We’re delighted to once again have clinical social worker, blogger and author Cherilynn Veland, MSW, LCSW. She has a wealth of experience as a psychotherapist and has done a great deal of work with nurses who struggle with challenges in the hospital setting. Her blog, StopGivingItAway.com, is an excellent resource for women (and really, for men, too), who want to feel better about themselves and seek emotional balance. Today, Veland delves into a common emotion that many caretakers find themselves experiencing at one time or another: resentment. Yes, nurses are caregivers at heart, but along with that, resentment can fester and spiral in self-destructive thought patterns that get in the way of the joys that a nurse can experience when taking care of others. Read on to learn more about resentment and how you can overcome it to lead a happier, healthier life.
Resentment and the Caregiver
Q. How do you define resentment?
A. Resentment is when angry or distressing feelings are present, usually due to the perception that someone hasn’t been treated fairly. For women, often it is associated with feeling unappreciated or used. Usually, a caretaker role is one that may have been assigned early on. For instance, often nurses come from families where addiction was present, where care-taking skills were learned early on. Whatever your reasons, taking some time to explore the whys and hows of your caretaking tendencies will shed light on how to set up a more balanced way of giving and living.
Q. How common is it for individuals with care-taking personalities to harbor resentment? For nurses?
A. It is more common than not for people who have caretaking personalities to harbor resentment. I often tell my clients, there are givers and takers in the world. The takers love to get from the givers. And the givers eventually get exhausted or annoyed if it goes too far. People who are carers have a hard time knowing when giving to others is too much. Resentment is a red flag that you’re off the rails. Time to retreat a little and step back.
Q. Can you give a few examples? What might this look like in a real-life situation?
- With a coworker: Say you have been covering for a co-worker that isn’t doing their job up to par. So, you do a little extra for them or you cover their shifts because they have other plans. As you continue to help, you might start to feel resentful. When this happens, immediately scale back a little. Don’t be the one to say “I got it!” if the two of you are at the nurses station and a request is made. Start giving her a chance to take it on. Or say no when asked if you can cover a shift for her. Giving a reason isn’t necessary. You can say no kindly. But you must trust that that resentment is telling you something.
- With administration: It’s easy to feel resentful toward administration for not helping with enough coverage or giving you enough support. Try to empower yourself in ways that decrease your resentment. Advocate for yourself in respectful ways with the support of other nurses.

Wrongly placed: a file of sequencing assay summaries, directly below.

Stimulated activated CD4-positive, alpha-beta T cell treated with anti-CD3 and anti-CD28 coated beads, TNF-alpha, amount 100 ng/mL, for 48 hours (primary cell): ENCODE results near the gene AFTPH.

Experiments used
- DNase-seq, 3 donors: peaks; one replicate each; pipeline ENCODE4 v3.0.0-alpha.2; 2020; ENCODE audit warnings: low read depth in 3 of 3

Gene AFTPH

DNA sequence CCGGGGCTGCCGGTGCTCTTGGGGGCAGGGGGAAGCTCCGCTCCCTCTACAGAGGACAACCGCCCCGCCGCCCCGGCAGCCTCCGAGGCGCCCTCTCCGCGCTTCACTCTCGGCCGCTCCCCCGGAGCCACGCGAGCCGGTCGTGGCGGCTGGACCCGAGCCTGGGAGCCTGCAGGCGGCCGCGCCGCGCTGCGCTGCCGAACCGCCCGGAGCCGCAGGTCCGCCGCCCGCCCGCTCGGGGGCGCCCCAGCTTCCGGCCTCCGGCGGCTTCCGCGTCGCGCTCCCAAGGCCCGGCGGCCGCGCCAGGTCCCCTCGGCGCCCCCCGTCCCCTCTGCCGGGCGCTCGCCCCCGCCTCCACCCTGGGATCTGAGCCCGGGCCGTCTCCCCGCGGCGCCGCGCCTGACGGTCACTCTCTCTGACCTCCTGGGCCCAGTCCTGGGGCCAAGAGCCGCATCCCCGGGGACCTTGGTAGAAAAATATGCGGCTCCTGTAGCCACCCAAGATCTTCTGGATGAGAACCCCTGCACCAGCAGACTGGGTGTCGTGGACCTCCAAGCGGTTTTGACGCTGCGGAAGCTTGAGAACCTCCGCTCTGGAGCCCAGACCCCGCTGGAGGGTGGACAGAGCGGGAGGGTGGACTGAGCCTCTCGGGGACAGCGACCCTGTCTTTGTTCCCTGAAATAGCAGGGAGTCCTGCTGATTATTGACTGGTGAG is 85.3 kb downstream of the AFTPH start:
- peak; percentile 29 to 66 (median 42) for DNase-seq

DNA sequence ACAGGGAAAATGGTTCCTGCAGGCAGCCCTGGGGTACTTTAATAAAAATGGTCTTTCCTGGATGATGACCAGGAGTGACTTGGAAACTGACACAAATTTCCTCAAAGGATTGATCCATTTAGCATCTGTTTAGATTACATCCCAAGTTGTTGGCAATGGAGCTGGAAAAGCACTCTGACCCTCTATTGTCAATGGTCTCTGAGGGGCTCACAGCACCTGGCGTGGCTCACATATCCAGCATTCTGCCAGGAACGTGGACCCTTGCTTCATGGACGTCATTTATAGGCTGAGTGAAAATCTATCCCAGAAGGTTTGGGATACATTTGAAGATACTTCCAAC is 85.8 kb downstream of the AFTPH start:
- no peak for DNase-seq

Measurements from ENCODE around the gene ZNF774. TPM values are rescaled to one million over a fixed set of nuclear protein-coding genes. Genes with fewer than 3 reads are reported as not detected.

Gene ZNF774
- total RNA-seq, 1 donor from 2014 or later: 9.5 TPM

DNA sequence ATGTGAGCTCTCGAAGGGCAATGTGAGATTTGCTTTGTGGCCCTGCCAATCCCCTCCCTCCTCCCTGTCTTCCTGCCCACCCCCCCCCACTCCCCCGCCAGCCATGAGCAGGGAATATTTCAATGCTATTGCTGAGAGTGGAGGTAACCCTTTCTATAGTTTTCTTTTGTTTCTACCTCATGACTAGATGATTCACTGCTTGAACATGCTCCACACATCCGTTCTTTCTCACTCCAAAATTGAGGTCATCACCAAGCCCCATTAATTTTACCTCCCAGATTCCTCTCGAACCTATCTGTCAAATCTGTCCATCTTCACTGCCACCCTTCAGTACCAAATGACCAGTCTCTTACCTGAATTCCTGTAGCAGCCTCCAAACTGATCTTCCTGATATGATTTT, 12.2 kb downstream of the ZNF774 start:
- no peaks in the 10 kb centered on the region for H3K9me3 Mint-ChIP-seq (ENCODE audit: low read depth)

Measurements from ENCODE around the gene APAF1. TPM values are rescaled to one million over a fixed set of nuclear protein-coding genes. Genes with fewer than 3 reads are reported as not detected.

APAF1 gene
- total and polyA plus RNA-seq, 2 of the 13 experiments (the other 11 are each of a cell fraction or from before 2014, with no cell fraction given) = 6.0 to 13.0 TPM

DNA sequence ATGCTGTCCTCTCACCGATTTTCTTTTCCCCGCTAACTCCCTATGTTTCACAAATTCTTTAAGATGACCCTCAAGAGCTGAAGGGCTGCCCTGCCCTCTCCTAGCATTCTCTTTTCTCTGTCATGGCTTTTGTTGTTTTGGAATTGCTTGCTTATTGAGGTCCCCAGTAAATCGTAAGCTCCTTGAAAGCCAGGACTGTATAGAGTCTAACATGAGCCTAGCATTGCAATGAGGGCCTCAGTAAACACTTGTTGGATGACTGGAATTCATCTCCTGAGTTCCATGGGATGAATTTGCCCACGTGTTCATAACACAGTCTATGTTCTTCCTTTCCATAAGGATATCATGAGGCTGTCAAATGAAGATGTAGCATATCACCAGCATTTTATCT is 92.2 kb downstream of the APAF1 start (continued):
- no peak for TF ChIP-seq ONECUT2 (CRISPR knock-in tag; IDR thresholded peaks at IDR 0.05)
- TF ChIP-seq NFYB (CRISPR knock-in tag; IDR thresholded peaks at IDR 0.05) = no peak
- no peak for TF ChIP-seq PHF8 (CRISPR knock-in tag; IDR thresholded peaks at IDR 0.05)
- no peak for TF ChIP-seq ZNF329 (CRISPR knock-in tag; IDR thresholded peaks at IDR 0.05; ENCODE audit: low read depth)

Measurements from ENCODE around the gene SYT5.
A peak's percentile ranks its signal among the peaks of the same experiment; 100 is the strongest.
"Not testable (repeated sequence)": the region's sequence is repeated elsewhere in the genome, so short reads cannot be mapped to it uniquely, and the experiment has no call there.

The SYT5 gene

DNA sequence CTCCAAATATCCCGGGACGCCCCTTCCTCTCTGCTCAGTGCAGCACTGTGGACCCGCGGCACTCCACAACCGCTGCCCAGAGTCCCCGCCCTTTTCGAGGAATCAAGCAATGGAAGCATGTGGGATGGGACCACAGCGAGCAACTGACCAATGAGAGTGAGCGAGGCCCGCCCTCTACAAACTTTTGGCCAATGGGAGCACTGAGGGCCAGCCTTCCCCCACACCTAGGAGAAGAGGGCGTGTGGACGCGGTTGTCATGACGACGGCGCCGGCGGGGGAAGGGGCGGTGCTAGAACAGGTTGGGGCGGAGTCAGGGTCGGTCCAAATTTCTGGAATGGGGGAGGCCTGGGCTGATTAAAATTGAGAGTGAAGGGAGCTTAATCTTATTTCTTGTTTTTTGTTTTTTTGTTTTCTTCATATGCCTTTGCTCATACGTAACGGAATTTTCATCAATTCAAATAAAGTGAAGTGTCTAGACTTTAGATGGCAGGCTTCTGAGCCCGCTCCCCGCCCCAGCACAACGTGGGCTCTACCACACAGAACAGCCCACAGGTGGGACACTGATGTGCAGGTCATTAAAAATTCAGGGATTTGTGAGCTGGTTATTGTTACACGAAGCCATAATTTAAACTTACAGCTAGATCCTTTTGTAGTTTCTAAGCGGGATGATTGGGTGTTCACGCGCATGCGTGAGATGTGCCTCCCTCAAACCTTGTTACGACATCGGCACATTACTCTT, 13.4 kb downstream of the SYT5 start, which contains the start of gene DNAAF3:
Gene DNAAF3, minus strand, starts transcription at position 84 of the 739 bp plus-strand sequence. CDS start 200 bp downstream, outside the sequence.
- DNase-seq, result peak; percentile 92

- With patients: When feeling resentful toward patients, make self-care a priority. Take 10 second breaks where you can hide in a corner and breathe, bring healthy snacks to work. The more you engage in little bits of self-care, the more you can take the edge off of some of the resentment that starts to build. With the really difficult patients, part of your resentment could be coming from you wanting some sort of appreciation. Stay aware of that tendency because that may be an unrealistic expectation on your part. Some people just don’t appreciate good things. That’s their loss, not yours. Make sure it doesn’t harm you.
Q. What are some methods for letting go of resentment?
- Take better care of yourself.
- Detach a little from working too hard. When I say that, I don’t mean blow off your responsibilities, just take a break one day and decide that you aren’t going to put in 300% that day, maybe today it is just 100%. Walk a little slower, take time for a joke or two. Ease back on the throttle. You may be pushing yourself too hard! Caretakers tend to go go go and do do do. Easy does it. This will help.
- Look at the resentment as an opportunity for you to realign your boundaries. Resentment is a sign that you’re overextended.
Q. What if you’ve been resentful for a long time? Is it possible to ever feel differently?
A. Yes! It won’t happen overnight, but it is possible. Resentment can become a way of life. Caretakers can often find themselves in a triangle of resentment, hurt, and care taking. They feel stuck in this constant cycle. Getting out of this triangle is a process, but it can be done.
Q. Can you give an example of someone you’ve worked with that succeeded in freeing themselves from resentment?
A. I had a client named Debra. She was a sweet, trusting young nurse who dedicated herself to the profession. The problem was, she was wayyyyy too sweet and trusting. She let her mother-in-law push her around, she let certain “tougher” nurses bully her, and she was too passive in her relationships. After working with her for a short time, we discovered that she had always played the complacent role in her family and that she believed that by being “good” and “helpful,” her parent’s wouldn’t fight and her mom wouldn’t drink. Of course this never worked. We worked on boundaries, and limits. She learned how to say no while still feeling she was being kind. That helped her feel as though she wasn’t giving up important parts of herself. She really bloomed. And I am sure she’s still a wonderful nurse.